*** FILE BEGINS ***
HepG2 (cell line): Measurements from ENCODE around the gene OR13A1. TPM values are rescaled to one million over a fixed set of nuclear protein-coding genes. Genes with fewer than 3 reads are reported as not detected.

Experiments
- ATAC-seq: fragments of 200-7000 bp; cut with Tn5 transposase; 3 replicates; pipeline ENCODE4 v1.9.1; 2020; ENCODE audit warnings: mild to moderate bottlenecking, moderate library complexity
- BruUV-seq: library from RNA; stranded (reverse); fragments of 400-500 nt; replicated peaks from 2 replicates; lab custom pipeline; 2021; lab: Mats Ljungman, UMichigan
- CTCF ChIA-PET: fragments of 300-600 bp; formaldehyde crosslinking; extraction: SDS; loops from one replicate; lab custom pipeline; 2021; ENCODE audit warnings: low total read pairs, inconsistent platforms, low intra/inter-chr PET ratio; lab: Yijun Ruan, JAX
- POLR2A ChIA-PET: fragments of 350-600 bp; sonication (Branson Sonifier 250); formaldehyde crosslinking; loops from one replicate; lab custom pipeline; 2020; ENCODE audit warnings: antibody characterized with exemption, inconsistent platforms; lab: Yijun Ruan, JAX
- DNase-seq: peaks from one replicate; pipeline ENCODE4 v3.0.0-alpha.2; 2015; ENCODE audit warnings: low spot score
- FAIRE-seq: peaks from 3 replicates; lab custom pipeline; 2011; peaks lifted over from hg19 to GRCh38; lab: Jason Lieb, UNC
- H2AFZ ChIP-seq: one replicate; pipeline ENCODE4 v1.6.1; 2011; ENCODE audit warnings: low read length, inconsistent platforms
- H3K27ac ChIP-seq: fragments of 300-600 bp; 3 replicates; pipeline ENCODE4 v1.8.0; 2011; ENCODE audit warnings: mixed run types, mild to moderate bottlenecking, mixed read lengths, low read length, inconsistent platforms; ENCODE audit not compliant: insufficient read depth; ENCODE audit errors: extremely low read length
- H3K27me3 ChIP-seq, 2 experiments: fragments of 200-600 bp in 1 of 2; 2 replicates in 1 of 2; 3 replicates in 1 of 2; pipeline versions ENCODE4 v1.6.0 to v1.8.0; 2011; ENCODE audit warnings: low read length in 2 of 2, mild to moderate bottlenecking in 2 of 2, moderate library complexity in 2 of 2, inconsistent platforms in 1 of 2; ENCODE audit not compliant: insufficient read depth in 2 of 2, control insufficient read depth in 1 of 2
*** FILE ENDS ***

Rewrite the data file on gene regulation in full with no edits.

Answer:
HepG2 (cell line): Measurements from ENCODE around the gene OR13A1. TPM values are rescaled to one million over a fixed set of nuclear protein-coding genes. Genes with fewer than 3 reads are reported as not detected.

Experiments
- ATAC-seq: fragments of 200-7000 bp; cut with Tn5 transposase; 3 replicates; pipeline ENCODE4 v1.9.1; 2020; ENCODE audit warnings: mild to moderate bottlenecking, moderate library complexity
- BruUV-seq: library from RNA; stranded (reverse); fragments of 400-500 nt; replicated peaks from 2 replicates; lab custom pipeline; 2021; lab: Mats Ljungman, UMichigan
- CTCF ChIA-PET: fragments of 300-600 bp; formaldehyde crosslinking; extraction: SDS; loops from one replicate; lab custom pipeline; 2021; ENCODE audit warnings: low total read pairs, inconsistent platforms, low intra/inter-chr PET ratio; lab: Yijun Ruan, JAX
- POLR2A ChIA-PET: fragments of 350-600 bp; sonication (Branson Sonifier 250); formaldehyde crosslinking; loops from one replicate; lab custom pipeline; 2020; ENCODE audit warnings: antibody characterized with exemption, inconsistent platforms; lab: Yijun Ruan, JAX
- DNase-seq: peaks from one replicate; pipeline ENCODE4 v3.0.0-alpha.2; 2015; ENCODE audit warnings: low spot score
- FAIRE-seq: peaks from 3 replicates; lab custom pipeline; 2011; peaks lifted over from hg19 to GRCh38; lab: Jason Lieb, UNC
- H2AFZ ChIP-seq: one replicate; pipeline ENCODE4 v1.6.1; 2011; ENCODE audit warnings: low read length, inconsistent platforms
- H3K27ac ChIP-seq: fragments of 300-600 bp; 3 replicates; pipeline ENCODE4 v1.8.0; 2011; ENCODE audit warnings: mixed run types, mild to moderate bottlenecking, mixed read lengths, low read length, inconsistent platforms; ENCODE audit not compliant: insufficient read depth; ENCODE audit errors: extremely low read length
- H3K27me3 ChIP-seq, 2 experiments: fragments of 200-600 bp in 1 of 2; 2 replicates in 1 of 2; 3 replicates in 1 of 2; pipeline versions ENCODE4 v1.6.0 to v1.8.0; 2011; ENCODE audit warnings: low read length in 2 of 2, mild to moderate bottlenecking in 2 of 2, moderate library complexity in 2 of 2, inconsistent platforms in 1 of 2; ENCODE audit not compliant: insufficient read depth in 2 of 2, control insufficient read depth in 1 of 2